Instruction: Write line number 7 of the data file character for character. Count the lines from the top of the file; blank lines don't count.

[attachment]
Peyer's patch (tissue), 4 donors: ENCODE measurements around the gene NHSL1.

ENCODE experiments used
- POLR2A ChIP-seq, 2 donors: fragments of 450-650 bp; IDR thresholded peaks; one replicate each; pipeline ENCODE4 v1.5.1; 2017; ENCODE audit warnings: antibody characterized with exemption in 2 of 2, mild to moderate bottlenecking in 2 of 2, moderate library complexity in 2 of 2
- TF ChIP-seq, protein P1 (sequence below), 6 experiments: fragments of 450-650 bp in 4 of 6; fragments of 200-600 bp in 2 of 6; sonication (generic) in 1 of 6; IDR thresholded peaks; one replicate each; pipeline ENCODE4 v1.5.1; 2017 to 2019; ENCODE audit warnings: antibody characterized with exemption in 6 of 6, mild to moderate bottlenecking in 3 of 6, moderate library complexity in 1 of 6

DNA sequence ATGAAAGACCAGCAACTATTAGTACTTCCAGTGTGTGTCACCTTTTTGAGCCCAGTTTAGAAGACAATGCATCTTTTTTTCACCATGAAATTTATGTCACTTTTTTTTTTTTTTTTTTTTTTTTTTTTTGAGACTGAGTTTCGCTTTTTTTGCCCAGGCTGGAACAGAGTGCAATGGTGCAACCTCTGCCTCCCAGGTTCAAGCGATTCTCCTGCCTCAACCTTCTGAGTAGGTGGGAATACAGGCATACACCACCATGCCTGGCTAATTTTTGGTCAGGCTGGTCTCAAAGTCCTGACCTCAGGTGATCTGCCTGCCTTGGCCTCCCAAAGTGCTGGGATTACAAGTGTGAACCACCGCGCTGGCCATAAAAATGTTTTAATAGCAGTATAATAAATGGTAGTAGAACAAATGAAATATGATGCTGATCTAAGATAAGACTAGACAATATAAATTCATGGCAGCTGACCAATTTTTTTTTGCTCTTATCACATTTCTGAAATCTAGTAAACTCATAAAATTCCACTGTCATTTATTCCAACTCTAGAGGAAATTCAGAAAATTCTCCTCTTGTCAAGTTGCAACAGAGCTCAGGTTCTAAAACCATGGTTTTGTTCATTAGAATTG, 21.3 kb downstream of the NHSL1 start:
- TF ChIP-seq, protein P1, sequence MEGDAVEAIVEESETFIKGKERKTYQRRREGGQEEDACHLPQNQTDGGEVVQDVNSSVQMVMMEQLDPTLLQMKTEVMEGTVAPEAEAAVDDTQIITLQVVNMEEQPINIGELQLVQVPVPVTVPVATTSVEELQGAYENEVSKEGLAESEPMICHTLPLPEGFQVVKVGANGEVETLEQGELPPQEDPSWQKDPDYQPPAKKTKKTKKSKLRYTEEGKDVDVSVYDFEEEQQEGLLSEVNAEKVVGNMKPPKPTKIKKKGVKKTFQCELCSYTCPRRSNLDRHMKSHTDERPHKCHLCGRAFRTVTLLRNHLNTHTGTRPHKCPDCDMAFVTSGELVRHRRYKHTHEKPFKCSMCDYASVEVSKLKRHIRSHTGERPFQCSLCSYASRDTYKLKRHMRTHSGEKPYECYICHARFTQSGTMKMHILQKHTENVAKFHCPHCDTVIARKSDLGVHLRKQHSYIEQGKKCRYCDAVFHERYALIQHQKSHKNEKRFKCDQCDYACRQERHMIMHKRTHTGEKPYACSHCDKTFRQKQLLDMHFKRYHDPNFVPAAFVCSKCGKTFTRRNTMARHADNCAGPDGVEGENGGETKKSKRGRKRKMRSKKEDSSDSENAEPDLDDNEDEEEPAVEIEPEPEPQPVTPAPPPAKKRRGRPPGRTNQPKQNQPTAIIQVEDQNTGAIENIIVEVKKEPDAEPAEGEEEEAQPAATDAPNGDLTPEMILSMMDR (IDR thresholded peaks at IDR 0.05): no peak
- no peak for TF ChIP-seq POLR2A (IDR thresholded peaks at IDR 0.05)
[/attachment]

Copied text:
- no peak for TF ChIP-seq POLR2A (IDR thresholded peaks at IDR 0.05)